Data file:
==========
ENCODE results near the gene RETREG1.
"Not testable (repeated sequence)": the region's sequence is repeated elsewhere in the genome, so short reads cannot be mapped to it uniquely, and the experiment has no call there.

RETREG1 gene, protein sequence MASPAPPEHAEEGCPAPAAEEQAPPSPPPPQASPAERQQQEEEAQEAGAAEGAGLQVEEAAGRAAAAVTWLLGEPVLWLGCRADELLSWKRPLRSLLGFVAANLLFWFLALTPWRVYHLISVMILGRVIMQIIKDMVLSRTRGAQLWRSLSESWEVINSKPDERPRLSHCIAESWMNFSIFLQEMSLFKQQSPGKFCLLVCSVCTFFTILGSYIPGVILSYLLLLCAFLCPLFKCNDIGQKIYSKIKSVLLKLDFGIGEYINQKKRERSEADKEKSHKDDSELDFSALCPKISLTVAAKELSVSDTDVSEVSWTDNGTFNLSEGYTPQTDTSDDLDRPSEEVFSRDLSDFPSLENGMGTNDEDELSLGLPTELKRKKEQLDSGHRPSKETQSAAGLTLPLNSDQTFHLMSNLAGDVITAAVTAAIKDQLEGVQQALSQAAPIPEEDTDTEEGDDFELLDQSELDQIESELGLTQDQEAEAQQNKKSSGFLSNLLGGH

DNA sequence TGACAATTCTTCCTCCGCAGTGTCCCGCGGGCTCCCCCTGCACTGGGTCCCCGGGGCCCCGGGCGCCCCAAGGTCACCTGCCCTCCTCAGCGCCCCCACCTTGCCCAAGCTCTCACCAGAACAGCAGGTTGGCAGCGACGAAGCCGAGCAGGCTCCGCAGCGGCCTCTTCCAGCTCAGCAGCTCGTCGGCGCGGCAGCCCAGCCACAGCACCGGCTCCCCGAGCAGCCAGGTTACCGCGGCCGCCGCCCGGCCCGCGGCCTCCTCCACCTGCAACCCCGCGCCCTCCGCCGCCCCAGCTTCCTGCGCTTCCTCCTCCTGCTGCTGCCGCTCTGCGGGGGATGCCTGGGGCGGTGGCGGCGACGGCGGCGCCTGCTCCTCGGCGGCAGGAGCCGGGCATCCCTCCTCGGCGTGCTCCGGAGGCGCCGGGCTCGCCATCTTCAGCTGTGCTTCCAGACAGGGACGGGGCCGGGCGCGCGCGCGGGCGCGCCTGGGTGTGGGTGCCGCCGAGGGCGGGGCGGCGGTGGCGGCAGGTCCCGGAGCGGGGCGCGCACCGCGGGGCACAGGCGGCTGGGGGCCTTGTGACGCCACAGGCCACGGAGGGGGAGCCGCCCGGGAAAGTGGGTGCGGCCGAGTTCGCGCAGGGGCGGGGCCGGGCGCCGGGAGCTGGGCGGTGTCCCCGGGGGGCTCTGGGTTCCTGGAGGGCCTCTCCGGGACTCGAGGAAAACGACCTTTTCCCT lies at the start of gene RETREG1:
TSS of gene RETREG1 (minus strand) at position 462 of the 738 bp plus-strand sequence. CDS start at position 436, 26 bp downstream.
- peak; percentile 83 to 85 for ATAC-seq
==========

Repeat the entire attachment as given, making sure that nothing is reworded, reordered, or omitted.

ENCODE results near the gene RETREG1.
"Not testable (repeated sequence)": the region's sequence is repeated elsewhere in the genome, so short reads cannot be mapped to it uniquely, and the experiment has no call there.

RETREG1 gene, protein sequence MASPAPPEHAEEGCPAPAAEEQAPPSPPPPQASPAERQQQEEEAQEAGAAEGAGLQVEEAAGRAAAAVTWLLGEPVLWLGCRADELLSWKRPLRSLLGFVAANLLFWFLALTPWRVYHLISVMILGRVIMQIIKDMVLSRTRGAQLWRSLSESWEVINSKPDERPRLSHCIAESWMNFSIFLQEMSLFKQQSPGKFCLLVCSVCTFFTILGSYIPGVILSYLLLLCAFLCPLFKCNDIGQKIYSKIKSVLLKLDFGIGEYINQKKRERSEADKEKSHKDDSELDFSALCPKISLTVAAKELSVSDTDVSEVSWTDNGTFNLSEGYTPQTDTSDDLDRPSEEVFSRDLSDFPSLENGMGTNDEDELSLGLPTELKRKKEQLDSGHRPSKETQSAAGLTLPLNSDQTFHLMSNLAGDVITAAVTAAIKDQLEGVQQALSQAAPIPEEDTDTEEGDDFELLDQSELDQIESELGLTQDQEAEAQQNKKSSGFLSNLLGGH

DNA sequence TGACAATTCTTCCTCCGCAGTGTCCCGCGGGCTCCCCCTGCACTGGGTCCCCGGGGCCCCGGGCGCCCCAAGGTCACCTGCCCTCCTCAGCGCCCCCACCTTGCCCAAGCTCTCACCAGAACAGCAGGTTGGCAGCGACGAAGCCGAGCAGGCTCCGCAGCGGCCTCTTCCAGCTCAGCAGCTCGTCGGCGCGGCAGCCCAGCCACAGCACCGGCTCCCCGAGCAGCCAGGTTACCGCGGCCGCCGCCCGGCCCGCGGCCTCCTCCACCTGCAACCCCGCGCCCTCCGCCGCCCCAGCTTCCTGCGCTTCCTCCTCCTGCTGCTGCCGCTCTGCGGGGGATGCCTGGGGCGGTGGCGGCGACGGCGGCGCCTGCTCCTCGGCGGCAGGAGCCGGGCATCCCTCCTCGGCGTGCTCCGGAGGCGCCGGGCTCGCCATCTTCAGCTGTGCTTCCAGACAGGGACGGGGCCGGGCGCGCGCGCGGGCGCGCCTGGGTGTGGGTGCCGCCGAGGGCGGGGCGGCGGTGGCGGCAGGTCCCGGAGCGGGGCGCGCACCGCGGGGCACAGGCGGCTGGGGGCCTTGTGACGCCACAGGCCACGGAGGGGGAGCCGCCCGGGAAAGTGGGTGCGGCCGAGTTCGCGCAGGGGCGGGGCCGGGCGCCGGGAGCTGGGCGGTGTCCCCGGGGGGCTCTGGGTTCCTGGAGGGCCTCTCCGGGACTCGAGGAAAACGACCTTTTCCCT lies at the start of gene RETREG1:
TSS of gene RETREG1 (minus strand) at position 462 of the 738 bp plus-strand sequence. CDS start at position 436, 26 bp downstream.
- peak; percentile 83 to 85 for ATAC-seq